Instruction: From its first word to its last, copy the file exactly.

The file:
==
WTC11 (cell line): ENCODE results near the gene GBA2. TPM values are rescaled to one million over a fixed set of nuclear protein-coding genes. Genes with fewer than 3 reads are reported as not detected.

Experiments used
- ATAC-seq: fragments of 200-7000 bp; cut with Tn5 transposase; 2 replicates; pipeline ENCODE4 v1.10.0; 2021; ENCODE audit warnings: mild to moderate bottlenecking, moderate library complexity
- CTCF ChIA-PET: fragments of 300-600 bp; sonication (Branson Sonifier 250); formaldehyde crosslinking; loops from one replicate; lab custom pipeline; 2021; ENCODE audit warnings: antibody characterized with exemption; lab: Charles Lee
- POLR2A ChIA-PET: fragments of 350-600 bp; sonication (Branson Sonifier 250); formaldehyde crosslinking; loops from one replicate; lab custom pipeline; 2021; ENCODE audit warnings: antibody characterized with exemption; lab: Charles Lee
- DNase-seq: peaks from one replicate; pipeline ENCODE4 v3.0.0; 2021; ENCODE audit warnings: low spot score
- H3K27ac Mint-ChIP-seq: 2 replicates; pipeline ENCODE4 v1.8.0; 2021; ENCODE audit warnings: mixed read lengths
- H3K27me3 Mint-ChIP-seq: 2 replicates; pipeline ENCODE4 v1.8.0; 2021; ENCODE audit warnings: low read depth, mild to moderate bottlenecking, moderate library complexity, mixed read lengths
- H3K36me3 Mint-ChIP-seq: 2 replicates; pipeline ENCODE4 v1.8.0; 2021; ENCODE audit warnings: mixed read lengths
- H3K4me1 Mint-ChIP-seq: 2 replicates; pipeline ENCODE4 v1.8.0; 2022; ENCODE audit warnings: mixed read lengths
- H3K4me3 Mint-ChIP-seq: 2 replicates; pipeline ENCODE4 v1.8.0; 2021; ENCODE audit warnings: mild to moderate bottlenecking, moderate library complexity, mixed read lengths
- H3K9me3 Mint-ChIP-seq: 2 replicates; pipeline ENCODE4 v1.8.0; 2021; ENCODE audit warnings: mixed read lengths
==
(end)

WTC11 (cell line): ENCODE results near the gene GBA2. TPM values are rescaled to one million over a fixed set of nuclear protein-coding genes. Genes with fewer than 3 reads are reported as not detected.

Experiments used
- ATAC-seq: fragments of 200-7000 bp; cut with Tn5 transposase; 2 replicates; pipeline ENCODE4 v1.10.0; 2021; ENCODE audit warnings: mild to moderate bottlenecking, moderate library complexity
- CTCF ChIA-PET: fragments of 300-600 bp; sonication (Branson Sonifier 250); formaldehyde crosslinking; loops from one replicate; lab custom pipeline; 2021; ENCODE audit warnings: antibody characterized with exemption; lab: Charles Lee
- POLR2A ChIA-PET: fragments of 350-600 bp; sonication (Branson Sonifier 250); formaldehyde crosslinking; loops from one replicate; lab custom pipeline; 2021; ENCODE audit warnings: antibody characterized with exemption; lab: Charles Lee
- DNase-seq: peaks from one replicate; pipeline ENCODE4 v3.0.0; 2021; ENCODE audit warnings: low spot score
- H3K27ac Mint-ChIP-seq: 2 replicates; pipeline ENCODE4 v1.8.0; 2021; ENCODE audit warnings: mixed read lengths
- H3K27me3 Mint-ChIP-seq: 2 replicates; pipeline ENCODE4 v1.8.0; 2021; ENCODE audit warnings: low read depth, mild to moderate bottlenecking, moderate library complexity, mixed read lengths
- H3K36me3 Mint-ChIP-seq: 2 replicates; pipeline ENCODE4 v1.8.0; 2021; ENCODE audit warnings: mixed read lengths
- H3K4me1 Mint-ChIP-seq: 2 replicates; pipeline ENCODE4 v1.8.0; 2022; ENCODE audit warnings: mixed read lengths
- H3K4me3 Mint-ChIP-seq: 2 replicates; pipeline ENCODE4 v1.8.0; 2021; ENCODE audit warnings: mild to moderate bottlenecking, moderate library complexity, mixed read lengths
- H3K9me3 Mint-ChIP-seq: 2 replicates; pipeline ENCODE4 v1.8.0; 2021; ENCODE audit warnings: mixed read lengths